The treatment is daily, for four to six weeks. If the patient improves enough, the treatment is then provided as a periodic booster.

Never mind that it’s entirely subjective when a patient has improved “enough” or even shows anything other than a placebo effect. And never mind the effects of having 42 MRI-strength treatments in a row.

Apparently scientists and insurance companies are battling it out on the money front (there’s a surprise).

Plus, as always, there are nay-sayers:

The National Institute of Mental Health describes the treatment as effective for some patients, but notes that studies of its efficacy have been “mixed.” The American Psychiatric Association’s guidelines for depression treatment states the procedure conveys “relatively small to moderate benefits.”

To the desperate, any potential “cure” or even palliative treatment eventually seems worth a try. I should know. I came that close (imagine several millimeters here) to having a go at electro-convulsive therapy (ECT). Formerly know as shock treatment.

The thing is, you only hear about theories that “might” be correct and treatments that “may” help. Studies are hardly ever published that say, “You know that treatment we said was going to relieve the suffering of millions? Turns out, not so much.” If the general public even gets to see the negative results, they may still cling to the hope offered by the earlier reports.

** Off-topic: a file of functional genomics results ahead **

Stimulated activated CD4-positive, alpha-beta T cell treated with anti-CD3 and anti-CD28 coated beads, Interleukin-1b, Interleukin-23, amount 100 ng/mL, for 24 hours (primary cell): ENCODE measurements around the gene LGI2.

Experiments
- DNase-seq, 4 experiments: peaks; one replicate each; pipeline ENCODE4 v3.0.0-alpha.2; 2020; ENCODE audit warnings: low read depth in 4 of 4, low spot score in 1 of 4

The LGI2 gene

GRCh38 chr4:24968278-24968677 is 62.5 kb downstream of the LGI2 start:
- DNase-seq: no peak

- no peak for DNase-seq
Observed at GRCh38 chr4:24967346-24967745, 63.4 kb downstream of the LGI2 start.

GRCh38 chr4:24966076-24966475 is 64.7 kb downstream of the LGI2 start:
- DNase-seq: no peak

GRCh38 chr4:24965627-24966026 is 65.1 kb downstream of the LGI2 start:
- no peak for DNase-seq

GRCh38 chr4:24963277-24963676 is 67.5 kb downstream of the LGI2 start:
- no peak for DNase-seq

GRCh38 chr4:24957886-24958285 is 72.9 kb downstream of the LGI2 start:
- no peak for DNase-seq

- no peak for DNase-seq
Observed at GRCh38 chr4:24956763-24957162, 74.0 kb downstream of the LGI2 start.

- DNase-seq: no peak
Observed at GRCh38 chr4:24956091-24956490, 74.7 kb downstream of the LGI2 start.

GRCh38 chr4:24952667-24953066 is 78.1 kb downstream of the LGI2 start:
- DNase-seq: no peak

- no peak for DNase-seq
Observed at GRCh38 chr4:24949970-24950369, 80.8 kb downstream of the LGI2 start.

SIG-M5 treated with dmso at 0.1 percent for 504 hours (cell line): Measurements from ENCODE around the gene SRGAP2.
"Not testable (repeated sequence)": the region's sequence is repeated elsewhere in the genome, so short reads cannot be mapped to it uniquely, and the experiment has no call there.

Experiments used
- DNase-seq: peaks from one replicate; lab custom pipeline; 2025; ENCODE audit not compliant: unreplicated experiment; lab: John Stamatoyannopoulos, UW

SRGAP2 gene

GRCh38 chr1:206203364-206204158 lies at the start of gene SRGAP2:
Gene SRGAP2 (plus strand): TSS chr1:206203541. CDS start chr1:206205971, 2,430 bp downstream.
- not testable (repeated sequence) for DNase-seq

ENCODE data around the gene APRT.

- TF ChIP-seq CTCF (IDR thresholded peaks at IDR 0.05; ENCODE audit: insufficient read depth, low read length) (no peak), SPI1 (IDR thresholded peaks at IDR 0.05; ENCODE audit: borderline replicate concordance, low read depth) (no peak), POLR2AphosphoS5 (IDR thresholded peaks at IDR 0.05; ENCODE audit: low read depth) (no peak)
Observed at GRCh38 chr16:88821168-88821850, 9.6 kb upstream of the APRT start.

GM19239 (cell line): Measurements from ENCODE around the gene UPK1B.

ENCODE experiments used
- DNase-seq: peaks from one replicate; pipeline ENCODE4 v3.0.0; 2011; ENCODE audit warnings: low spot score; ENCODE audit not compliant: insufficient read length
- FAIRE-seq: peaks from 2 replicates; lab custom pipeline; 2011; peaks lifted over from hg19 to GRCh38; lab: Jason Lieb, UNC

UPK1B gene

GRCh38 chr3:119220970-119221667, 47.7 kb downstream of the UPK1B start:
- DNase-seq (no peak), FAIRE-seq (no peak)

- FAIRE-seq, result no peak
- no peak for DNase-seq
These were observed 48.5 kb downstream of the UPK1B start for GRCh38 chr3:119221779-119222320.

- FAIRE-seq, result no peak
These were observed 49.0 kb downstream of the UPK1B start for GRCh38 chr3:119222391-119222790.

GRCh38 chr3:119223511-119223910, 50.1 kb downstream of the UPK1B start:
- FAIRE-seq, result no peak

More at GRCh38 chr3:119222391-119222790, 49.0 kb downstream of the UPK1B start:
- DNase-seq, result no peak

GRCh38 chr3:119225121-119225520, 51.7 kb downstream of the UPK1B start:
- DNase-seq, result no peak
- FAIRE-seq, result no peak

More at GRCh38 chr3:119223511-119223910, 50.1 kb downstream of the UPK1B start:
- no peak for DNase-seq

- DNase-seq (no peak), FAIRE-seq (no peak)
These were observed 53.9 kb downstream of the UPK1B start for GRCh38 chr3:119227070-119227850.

Just look at the anti-vaxxers. It has been repeatedly proved that childhood vaccines do not cause autism. The experiment that reported that finding was a fraud and the author (Andrew Wakefield) has been discredited – investigated and found guilty of “four counts of dishonesty and 12 involving the abuse of developmentally challenged children.” Basically, he’s been kicked out of medicine altogether and given the Lifetime Achievement in Quackery award by the Good Thinking Society. (I’m not making that up.)

And yet epidemics of measles and other deadly diseases continue to rise as parents yield to fear and refuse to have their children vaccinated.

I’m not trying to say that a parasite doesn’t cause some cases of schizophrenia or that magnetic therapy will never relieve anyone’s depression.

I’m just saying that if those theories are proved false, we’ll likely never hear about it from the popular press.